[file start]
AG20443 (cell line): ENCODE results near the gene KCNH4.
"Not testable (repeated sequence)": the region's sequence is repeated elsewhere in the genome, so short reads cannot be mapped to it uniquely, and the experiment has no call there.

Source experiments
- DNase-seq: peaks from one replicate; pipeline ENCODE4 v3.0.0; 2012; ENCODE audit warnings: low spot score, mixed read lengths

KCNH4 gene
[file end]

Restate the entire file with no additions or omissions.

AG20443 (cell line): ENCODE results near the gene KCNH4.
"Not testable (repeated sequence)": the region's sequence is repeated elsewhere in the genome, so short reads cannot be mapped to it uniquely, and the experiment has no call there.

Source experiments
- DNase-seq: peaks from one replicate; pipeline ENCODE4 v3.0.0; 2012; ENCODE audit warnings: low spot score, mixed read lengths

KCNH4 gene